The Warding Power of Language: Words as Protective Spells

James Walpole/ November 21, 2018


In fairy/fantasy stories and ancient myths the ideas of warding spells abound. In fact and fiction, magical men and women routinely spells cast upon people, places, and things to keep away evil. These spells can even grant new power to their objects.

Consider the protective spells cast around Hogwarts or the charms placed on magical objects in the Harry Potter books, or the wards placed to resist the dead in Sabriel. The idea goes further: growing up in an evangelical Christian context, I even was taught that knowing and reciting certain scripture could protect me when I was tempted to evil (less effective than advertised but still helpful from time to time).

As fantastic as all of these stories are, they carry a fundamental truth: words (and what are spells but words?) have power – power so great that it might be called “spiritual” and so profound it might be indistinguishable from magic.

Of course, the power of words expresses itself differently in our world. Words don’t *actually* ward away evil. They can’t *actually* control people, destroy enemy armies, or restore kingdoms. And yet the change minds, stop mobs, and transform countries all the time.

I’ve written about this before – but writers are just less exciting versions of sorcerers.

There is great power to new words. New words can change the world. Think of them as the “creative spells”, or the “offensive spells.” “All men are created equal” is one of these that is still at work in our culture.

But what our world can forget is the value of recitation and the memory of old words of the humanities. The literature (and movies, and plays, and poems, and history) we inherit contains the “warding spells,” or “protective spells.” That’s because the literature we inherit contains the memory of human experience. And the memory of human experience is the best defense against repeated evil.

Think of all the stories you have read, all the characters who were so like you and who still fell to evil and despair. Think about all the characters who were so like you and still chose truth, goodness, and beauty. Think about what they said, or what was said to them, or what was said about them. These are your protective spells.

When you are stressed and afraid and in the moment, these pieces of wisdom from the human past can keep you on the right path – if you remember them.

If I’m tempted to lie, I might think of these lines from Jean Valjean in the musical Les Miserables:

“Who am I? Can I conceal myself forever more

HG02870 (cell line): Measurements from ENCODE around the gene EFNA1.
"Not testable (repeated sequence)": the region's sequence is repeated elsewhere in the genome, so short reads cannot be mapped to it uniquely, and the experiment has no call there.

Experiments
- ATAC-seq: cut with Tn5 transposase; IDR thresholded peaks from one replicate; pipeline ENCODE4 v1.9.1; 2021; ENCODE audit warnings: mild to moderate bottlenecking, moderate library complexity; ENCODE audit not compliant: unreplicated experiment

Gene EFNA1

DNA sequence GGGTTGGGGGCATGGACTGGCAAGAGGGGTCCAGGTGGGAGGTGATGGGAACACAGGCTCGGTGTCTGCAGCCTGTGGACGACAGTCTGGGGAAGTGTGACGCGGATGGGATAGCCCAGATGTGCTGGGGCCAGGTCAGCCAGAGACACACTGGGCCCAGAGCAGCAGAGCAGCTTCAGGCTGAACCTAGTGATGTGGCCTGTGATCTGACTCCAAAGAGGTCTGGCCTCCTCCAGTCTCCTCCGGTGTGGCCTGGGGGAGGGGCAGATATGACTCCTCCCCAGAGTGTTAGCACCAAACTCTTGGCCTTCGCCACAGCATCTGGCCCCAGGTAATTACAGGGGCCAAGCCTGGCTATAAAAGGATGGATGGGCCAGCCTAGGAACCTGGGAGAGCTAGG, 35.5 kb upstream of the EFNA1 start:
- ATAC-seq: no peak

Pretend I’m not the man i was before? And must my name until I die, be no more than an alibi? 
Must I lie? How can I ever face my fellow man? How can I ever face myself again?
My soul belongs to God I know, I made that bargain long ago
He gave me hope when hope was gone, He gave me strength to journey on. . .” 

If I’m tempted to fear, I might recall the words of Aragorn in the movie adaptation of The Lord of the Rings: 

“The day may come when the courage of men fails, when we forsake our friends and break all bonds of fellowship – but it is not this day. An hour of wolves and shattered shields when the age of men comes crashing down – but it is not this day. This day we fight!” 

If I’m tempted to dwell on negativity, I might remember the words of St. Paul:

“Finally, brothers and sisters, whatever is true, whatever is noble, whatever is right, whatever is pure, whatever is lovely, whatever is admirable—if anything is excellent or praiseworthy—think about such things.”


These are just some of the powerful “warding spells” offered by the humanities. And through repeated use and memorization, you can remember these words – in all their clarity – when fear and stress have otherwise ruled you.

Find the words that make you a better man or woman. Keep those words close to you. Memorize them if you can. Paint them or write them onto things. Surround yourself with words that have power and meaning for you.

You would be completely rational for doing so, and yet you’d also be in the line of a primitive tradition tens of thousands of years old. Words are weird like that. Words don’t follow your rules. But they will protect you if you honor and use them well.

James Walpole

James Walpole is a writer, startup marketer, and perpetual apprentice. You're reading his blog right now, and he really appreciates it. Don't let it go to his head, though.

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